by khurram Hussain
THIS is beginning to look like a rerun of the previous government’s last year in power. Rampant load-shedding, riots and attacks on power-sector installations, soaring circular debt, allegations of fudging of demand and supply data, high-level meetings being repeatedly convened to get an assessment of the situation, and repeated promises that load-shedding will end by the close of the year due to new projects that are about to be commissioned. We’ve been here before and, four years after a government comes to power on the promise of breaking out of this cycle, we are here again.
Some things are different though. For one, back in those days the government put out daily demand and supply numbers, whereas now those figures are difficult to come by. For another, the government in those days convened repeated full court meetings in Islamabad of representatives from across the power sector, summoning CEOs of all private power producers as well as private consultants to the capital to brainstorm ideas on how to mitigate the problem. Of course, that didn’t help very much other than giving the appearance of some urgency to the matter.
This time the government is in go-it-alone mode, preferring to tackle the problem entirely on its own. Except for the third-party audit of the circular debt demanded by the prime minister, the last two meetings of the Cabinet Committee on Energy have been internal and private affairs. Of course, there is also the instruction from the prime minister to “include provincial representatives in decision-making on important issues related to the power sector” — whatever that means.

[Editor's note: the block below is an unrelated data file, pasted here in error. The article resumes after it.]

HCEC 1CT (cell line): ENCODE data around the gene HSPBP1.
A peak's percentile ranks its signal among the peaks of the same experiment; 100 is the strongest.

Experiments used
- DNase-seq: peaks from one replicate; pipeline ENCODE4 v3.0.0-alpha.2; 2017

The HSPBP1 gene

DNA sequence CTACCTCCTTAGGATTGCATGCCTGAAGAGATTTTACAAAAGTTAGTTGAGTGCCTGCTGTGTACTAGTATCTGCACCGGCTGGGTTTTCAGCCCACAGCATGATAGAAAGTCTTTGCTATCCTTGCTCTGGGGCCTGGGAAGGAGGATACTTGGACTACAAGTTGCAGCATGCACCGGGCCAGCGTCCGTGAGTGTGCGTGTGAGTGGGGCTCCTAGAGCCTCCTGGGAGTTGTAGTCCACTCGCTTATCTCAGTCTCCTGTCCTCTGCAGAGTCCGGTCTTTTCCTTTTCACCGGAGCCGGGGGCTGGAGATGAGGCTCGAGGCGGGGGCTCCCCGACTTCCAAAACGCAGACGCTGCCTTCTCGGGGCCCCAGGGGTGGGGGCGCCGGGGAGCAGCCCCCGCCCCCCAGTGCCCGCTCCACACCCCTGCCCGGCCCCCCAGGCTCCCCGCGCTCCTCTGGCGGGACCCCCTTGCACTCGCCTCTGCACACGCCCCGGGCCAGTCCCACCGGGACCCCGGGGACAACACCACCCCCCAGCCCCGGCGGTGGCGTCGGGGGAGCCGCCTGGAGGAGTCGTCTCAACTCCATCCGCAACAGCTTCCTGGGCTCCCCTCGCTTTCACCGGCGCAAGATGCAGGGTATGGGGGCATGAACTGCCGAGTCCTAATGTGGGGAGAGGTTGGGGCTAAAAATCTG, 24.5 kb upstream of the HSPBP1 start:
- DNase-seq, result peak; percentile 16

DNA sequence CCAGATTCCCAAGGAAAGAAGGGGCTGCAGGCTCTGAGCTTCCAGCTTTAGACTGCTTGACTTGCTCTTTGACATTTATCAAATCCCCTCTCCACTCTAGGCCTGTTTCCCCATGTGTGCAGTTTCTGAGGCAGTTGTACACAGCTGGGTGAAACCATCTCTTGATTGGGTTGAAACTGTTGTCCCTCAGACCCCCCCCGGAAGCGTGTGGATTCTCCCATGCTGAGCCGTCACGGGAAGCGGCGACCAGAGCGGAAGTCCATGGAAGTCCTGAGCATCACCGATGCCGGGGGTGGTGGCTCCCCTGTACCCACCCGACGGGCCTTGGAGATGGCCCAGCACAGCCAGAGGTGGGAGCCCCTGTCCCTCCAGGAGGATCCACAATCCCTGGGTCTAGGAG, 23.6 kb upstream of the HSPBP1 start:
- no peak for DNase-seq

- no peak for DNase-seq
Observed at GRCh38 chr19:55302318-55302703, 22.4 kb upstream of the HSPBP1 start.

The situation looks the same because both governments have looked upon the power crisis with the same eyes. They both defined it primarily as a shortfall between power generation and demand. Having done so, they undertook to commission new capacity, then proudly announced that they were en route to eradicating the problem, once the new capacity kicked in. Well, new capacity to the tune of 2,400MW has kicked in since the same time last year, but the problem persists. How come?
New capacity is not going to solve much because the problem goes far beyond just a deficit between demand and supply. The deficiencies in the power sector are financial, technical and managerial as much as they are deficiencies of supply. With no data being provided by the ministry any longer on generation and demand, it is hard to say how many of our plants are continuing to run at full capacity, and how many are either shut down or running on partial capacity due to financial constraints and fuel supply problems.
New capacity is not going to solve much because the problem goes far beyond just a deficit between demand and supply.
In April, we had a massive spike in load-shedding because of an unusual spike in temperatures in the second half of the month, and the dams were shut down. We were told the situation would improve once the heatwave passed and hydro generation kicked in, and on the back of that promise, the government promised that load-shedding during the crucial hours of sehri and iftar would be controlled during Ramazan. That promise was shattered in the first two days of the holy month.